for experimental inadequacies
If only a LOAEL value is available, then an
additional 10-fold factor commonly is used to
arrive at a value more comparable to a NOAEL.
For developmental toxicity endpoints, it has been
demonstrated that the application of the 10-fold
factor for LOAEL-to-NOAEL conversion is too
large.
Traditionally, a safety factor of 100 would be used
for RfD calculations to extrapolate from a well-
conducted animal bioassay (10-fold factor animal
to human) and to account for human variability in
response (10-fold factor human-to-human
variability).
Acceptable Daily Intake
 Safety of exposures is estimated based on the NOAEL
 adjusted by a series of population susceptibility factors
 to provide a value for the Acceptable Daily Intake
 (ADI). The ADI is an estimate of the level of daily
 exposure to an agent that is projected to be without
 adverse health impact on the human population.


              ADI = NOAEL / (UF x MF)

 where UF is the uncertainty factor and MF is the modifying
 factor.
UF and MF provide adjustments to ADI that are
presumed to ensure safety by accounting for
uncertainty in dose extrapolation, uncertainty in
duration extrapolation, differential sensitivities
between humans and animals, and differential
sensitivities among humans (e.g., the presumed
increased sensitivity for children compared to
adults).
Thus, for a substance that triggers all four of the
uncertainty factors indicated previously, the
calculation would be ADI = NOAEL/10,000.
In some cases, for example, if the metabolism
of the substance is known to provide greater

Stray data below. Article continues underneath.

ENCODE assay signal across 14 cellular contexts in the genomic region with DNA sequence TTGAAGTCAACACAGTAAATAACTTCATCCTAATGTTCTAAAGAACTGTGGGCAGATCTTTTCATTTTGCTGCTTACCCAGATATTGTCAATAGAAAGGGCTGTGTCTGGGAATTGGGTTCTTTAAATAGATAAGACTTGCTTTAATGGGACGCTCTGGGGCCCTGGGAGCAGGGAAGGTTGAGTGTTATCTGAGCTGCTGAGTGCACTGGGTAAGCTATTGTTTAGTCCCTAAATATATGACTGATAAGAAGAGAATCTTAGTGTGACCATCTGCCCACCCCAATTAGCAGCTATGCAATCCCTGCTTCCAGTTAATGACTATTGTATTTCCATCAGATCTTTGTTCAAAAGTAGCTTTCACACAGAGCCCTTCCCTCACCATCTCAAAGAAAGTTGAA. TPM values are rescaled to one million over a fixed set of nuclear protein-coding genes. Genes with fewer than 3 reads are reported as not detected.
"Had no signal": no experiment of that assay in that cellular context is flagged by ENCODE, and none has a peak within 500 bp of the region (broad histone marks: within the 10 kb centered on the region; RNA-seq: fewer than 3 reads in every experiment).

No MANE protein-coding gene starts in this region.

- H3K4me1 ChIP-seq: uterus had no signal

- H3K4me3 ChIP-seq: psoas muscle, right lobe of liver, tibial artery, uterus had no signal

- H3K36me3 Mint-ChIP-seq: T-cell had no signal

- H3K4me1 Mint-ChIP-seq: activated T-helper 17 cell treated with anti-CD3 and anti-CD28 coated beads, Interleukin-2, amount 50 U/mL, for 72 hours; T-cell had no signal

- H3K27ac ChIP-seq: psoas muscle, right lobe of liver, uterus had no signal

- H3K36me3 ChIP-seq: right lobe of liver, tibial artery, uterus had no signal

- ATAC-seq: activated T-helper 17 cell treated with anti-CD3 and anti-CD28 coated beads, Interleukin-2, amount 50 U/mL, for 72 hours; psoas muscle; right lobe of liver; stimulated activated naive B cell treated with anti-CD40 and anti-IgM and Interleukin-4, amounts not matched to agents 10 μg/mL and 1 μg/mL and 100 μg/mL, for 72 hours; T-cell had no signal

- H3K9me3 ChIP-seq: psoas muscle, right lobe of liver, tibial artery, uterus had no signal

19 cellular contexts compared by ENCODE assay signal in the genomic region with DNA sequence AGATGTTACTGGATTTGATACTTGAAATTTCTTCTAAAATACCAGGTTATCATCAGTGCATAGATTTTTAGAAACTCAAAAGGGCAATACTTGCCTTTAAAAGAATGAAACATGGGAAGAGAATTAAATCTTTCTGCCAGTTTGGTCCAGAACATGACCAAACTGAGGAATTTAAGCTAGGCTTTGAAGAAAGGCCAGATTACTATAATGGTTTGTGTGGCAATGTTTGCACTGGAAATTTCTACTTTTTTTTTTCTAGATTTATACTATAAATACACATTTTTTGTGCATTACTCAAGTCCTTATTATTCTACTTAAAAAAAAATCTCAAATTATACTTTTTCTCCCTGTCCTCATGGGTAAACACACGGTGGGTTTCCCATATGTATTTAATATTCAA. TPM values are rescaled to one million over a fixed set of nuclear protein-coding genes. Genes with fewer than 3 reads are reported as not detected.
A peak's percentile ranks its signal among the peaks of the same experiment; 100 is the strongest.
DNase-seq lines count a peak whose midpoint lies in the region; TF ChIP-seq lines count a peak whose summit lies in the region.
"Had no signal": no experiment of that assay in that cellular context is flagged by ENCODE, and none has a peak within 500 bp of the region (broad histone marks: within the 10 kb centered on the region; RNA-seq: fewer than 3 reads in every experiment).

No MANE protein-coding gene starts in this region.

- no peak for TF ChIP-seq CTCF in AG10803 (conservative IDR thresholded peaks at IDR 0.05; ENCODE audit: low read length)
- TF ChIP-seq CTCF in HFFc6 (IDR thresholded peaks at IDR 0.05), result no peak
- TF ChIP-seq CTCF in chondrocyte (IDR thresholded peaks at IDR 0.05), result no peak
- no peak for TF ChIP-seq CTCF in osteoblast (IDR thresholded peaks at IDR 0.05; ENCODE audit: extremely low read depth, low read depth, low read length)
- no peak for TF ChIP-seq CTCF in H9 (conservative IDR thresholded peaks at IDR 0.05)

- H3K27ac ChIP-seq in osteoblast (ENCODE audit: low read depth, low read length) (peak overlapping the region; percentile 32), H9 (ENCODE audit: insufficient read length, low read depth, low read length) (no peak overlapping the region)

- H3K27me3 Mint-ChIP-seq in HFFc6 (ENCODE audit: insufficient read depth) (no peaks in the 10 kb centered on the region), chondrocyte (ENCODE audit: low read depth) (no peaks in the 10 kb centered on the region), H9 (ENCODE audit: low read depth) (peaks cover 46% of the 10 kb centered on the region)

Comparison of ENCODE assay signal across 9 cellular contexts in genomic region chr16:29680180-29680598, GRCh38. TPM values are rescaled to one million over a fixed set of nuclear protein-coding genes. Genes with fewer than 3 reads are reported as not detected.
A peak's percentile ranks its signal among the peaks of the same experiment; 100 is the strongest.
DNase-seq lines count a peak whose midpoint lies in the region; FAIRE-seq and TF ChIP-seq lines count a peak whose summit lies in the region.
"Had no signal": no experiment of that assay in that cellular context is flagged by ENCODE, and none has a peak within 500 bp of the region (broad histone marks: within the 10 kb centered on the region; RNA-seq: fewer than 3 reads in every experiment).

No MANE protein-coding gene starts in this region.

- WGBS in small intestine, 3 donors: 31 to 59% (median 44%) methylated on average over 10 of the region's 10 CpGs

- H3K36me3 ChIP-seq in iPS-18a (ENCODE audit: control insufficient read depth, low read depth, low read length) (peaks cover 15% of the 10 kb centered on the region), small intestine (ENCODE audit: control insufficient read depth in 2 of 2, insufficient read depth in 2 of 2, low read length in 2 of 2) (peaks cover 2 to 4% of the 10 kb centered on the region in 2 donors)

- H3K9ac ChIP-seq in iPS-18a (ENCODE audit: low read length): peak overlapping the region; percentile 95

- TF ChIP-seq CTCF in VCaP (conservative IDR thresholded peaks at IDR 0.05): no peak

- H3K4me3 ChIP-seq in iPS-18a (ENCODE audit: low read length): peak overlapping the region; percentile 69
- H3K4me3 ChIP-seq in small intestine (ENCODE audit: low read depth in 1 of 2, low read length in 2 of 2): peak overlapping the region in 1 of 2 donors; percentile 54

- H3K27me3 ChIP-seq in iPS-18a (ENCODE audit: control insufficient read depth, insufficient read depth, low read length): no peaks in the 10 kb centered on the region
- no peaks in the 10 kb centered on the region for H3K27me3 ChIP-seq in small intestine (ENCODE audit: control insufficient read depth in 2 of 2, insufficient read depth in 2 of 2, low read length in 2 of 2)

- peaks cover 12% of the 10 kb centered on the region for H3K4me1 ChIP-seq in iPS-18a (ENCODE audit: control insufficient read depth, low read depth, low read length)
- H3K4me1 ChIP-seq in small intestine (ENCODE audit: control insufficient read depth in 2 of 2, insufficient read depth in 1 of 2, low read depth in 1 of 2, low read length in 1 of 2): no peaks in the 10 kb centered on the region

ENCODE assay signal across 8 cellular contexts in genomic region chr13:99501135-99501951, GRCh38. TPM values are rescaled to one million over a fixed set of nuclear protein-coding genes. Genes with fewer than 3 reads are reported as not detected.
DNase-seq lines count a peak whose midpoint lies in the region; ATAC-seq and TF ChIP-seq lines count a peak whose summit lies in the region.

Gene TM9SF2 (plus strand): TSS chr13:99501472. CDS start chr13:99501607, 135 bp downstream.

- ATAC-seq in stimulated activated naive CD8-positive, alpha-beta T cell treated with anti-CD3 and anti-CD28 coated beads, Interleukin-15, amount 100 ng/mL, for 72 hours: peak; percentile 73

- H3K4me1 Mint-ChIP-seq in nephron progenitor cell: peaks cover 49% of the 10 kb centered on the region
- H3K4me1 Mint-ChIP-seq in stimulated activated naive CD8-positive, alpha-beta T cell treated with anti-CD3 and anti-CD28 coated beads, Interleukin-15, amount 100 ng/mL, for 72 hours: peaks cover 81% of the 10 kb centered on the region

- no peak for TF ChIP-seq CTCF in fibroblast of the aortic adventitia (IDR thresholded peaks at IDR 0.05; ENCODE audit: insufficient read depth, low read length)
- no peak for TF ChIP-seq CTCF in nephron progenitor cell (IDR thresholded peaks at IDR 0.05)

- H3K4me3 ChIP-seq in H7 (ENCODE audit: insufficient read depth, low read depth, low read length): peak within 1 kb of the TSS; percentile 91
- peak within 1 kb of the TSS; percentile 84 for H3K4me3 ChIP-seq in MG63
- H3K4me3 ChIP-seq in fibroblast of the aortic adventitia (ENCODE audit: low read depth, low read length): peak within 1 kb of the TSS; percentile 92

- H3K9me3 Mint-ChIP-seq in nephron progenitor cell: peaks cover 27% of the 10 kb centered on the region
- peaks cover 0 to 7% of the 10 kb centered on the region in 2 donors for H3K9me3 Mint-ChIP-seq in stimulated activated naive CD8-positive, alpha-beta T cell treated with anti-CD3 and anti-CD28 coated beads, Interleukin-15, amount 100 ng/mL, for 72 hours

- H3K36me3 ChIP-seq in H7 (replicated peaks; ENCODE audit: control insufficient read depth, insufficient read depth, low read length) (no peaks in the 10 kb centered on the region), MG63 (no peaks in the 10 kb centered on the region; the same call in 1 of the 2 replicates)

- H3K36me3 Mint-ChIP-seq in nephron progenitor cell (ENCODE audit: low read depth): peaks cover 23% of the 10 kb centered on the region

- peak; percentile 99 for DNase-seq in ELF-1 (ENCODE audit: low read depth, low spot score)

sensitivity in the test organism compared to
humans, an MF of less than 1 may be applied
in the ADI calculation.
The ADIs are used by WHO for pesticides and
food additives to define “the daily intake of
chemical, which during an entire lifetime
appears to be without appreciable risk on the
basis of all known facts at that time”.
     To reduce uncertainty in calculating RfDs and
     ADIs, there has been a transition from the use of
     traditional 10-fold uncertainty factors to the use of
     data-derived and chemical-specific adjustment
     factors.
     Such efforts have included reviewing the human
     pharmacologic literature from published clinical
     trials




Toxicokinetic (TK) and toxicodynamic (TD) considerations inherent in
           interspecies and interindividual extrapolations
Benchmark dose lower confidence
limit (BMDL)
 BMD: The dose–response is modeled and the lower
 confidence bound for a dose at a specified response
 level [benchmark response (BMR)] is calculated.
 The BMD is used as an alternative to the
 NOAEL/LOAEL approach for a more quantitative way
 of deriving regulatory levels for health effects assumed
 to have a nonlinear (threshold-like) low dose–response
 relationship.
 The BMR is usually specified at 1, 5, or 10%.
 The BMDx (with x representing the percent benchmark
 response) is used as an alternative to the NOAEL
 value for reference dose calculations.

             RfD = BMDx / (UF x MF)
The BMD approach involves modeling the
dose–response curve in the range of the
observable data, and then using that model
to interpolate an estimate of the dose that
corresponds to a particular level of
response, e.g., 5 or 10 % for quantal data,
or some predefined change in response
from controls for continuous data.
Hormeosis




 Hormesis is a dose-response phenomenon characterized by a low
 dose beneficial effect and a high dose toxic effect, resulting in either
 a J-shaped or an inverted U-shaped dose-response curve.
 A hormetic substance, therefore, instead of having no effect at low
 doses, as is the case for most toxins, produces a positive effect
 compared to the untreated subjects.
Thank You…